According to a bulletin from Newark, Calif.-based Risk Management Solutions, threats from hurricanes will remain high this season, which officially began yesterday.
The company, one of the world’s leading providers of products and services for the management of catastrophe risk, has launched the 2004 version of RiskOnline, described as a “web-based system that tracks potential insurance losses associated with individual storms that threaten the US.”
According to the latest hurricane-season forecast issued this month from Colorado State University, the 2004 tropical storm season will feature above average activity. The University is predicting 14 named storms and eight hurricanes, of which three will become major hurricanes.
“Following the trend of recent years, all the major forecasting groups predict 2004 will have an active season, with tropical cyclone development above the long-term average,” commented Dr. Robert Muir-Wood, chief risk officer at RMS. “Factors that contribute to an active hurricane season include higher than normal sea surface temperatures, low vertical wind shear and surface pressure along with a favorable African easterly jet, weaker easterly trade winds, and higher pressure in the upper atmosphere.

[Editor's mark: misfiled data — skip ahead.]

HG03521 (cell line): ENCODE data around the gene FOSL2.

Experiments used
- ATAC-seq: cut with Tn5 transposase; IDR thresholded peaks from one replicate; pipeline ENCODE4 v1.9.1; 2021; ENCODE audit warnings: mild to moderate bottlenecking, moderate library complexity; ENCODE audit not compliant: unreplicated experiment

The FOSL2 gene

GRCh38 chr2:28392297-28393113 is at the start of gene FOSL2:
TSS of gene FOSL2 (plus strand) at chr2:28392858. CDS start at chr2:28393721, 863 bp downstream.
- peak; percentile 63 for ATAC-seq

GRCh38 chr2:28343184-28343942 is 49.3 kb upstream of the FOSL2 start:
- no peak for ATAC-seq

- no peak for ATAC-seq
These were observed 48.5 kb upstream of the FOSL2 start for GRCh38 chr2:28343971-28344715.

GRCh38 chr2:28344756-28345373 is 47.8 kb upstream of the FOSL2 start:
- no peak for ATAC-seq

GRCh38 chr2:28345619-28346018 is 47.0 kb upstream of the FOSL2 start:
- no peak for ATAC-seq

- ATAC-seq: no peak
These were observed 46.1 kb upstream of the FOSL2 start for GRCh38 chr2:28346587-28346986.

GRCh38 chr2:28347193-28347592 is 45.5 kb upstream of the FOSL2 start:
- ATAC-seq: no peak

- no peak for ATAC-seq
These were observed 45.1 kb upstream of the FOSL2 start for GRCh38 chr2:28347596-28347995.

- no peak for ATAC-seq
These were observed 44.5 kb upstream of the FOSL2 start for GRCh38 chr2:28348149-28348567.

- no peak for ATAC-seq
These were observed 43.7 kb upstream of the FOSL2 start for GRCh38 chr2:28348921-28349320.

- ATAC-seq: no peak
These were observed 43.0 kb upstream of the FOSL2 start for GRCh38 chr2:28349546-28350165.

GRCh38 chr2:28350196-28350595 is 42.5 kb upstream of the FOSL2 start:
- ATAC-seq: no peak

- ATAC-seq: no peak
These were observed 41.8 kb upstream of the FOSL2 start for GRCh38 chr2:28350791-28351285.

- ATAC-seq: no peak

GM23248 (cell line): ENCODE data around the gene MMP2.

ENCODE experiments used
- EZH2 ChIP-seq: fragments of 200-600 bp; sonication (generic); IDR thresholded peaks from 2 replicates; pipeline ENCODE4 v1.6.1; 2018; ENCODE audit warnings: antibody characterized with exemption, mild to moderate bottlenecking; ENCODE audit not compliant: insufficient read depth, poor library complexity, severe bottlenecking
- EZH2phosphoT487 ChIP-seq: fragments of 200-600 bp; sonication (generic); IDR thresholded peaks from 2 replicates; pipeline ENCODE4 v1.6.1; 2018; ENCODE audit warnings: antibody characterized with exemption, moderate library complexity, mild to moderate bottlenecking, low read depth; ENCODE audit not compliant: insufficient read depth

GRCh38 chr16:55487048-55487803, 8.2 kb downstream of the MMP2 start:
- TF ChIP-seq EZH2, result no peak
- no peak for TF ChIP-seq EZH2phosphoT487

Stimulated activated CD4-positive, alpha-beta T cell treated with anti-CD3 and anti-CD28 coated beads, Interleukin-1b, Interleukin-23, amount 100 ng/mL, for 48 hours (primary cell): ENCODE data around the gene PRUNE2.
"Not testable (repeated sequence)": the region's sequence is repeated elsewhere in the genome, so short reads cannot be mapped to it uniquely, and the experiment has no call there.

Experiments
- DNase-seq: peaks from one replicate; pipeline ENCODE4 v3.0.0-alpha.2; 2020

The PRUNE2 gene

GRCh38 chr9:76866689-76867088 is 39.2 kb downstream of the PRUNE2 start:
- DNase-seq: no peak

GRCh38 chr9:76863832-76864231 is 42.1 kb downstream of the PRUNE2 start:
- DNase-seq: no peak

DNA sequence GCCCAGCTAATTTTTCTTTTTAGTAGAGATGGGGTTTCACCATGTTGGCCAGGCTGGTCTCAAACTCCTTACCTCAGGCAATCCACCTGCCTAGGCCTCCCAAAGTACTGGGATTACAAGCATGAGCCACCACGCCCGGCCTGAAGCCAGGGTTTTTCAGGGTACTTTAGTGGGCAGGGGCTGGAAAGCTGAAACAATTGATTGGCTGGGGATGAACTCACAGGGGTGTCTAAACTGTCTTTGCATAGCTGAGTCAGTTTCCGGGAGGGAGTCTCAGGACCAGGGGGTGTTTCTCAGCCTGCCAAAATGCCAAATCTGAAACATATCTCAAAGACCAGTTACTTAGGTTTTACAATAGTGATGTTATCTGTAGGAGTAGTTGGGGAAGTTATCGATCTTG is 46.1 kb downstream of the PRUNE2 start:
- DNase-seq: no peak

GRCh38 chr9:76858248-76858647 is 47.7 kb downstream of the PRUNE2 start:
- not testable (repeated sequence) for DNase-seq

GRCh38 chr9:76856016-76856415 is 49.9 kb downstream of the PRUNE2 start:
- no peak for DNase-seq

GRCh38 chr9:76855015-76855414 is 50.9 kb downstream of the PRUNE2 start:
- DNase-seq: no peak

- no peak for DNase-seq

“Real storm tracking and comprehensive loss modeling services are essential tools for underwriters and claims managers who must stay on top of events as they evolve,” he added.
RMS’ RiskOnline service is “a probability-based storm tracking system that estimates industry and portfolio-specific losses for individual storms that threaten the US,” said the announcement. “As soon as the National Hurricane Center starts monitoring a particular storm (generally several days before landfall), RiskOnline uses the NHC updates to automatically filter and assign probabilities to selected tracks from RMS’ basin-wide stochastic database of 400,000 simulated tracks. The data is then used to define event landfall statistics along the US coastline and their associated loss estimates.”
Subscribers have 24-hour access “to the latest loss projections for the industry or their own insurance portfolios, including breakdowns by state, region, line of business, or business unit. All of this, from the receipt of the NHC update to the posting of estimated losses, is done automatically and securely via the Internet, saving users time and effort.”
The release of a new RMS US Hurricane Model back in 2003 allowed more advanced capabilities for modeling storm characteristics and developing loss estimates, which are reflected in RiskOnline. Features include the transition of hurricanes into extratropical cyclones, a basin-wide methodology simulating hurricanes throughout their lifetime, and a time-stepping directional windfield model.
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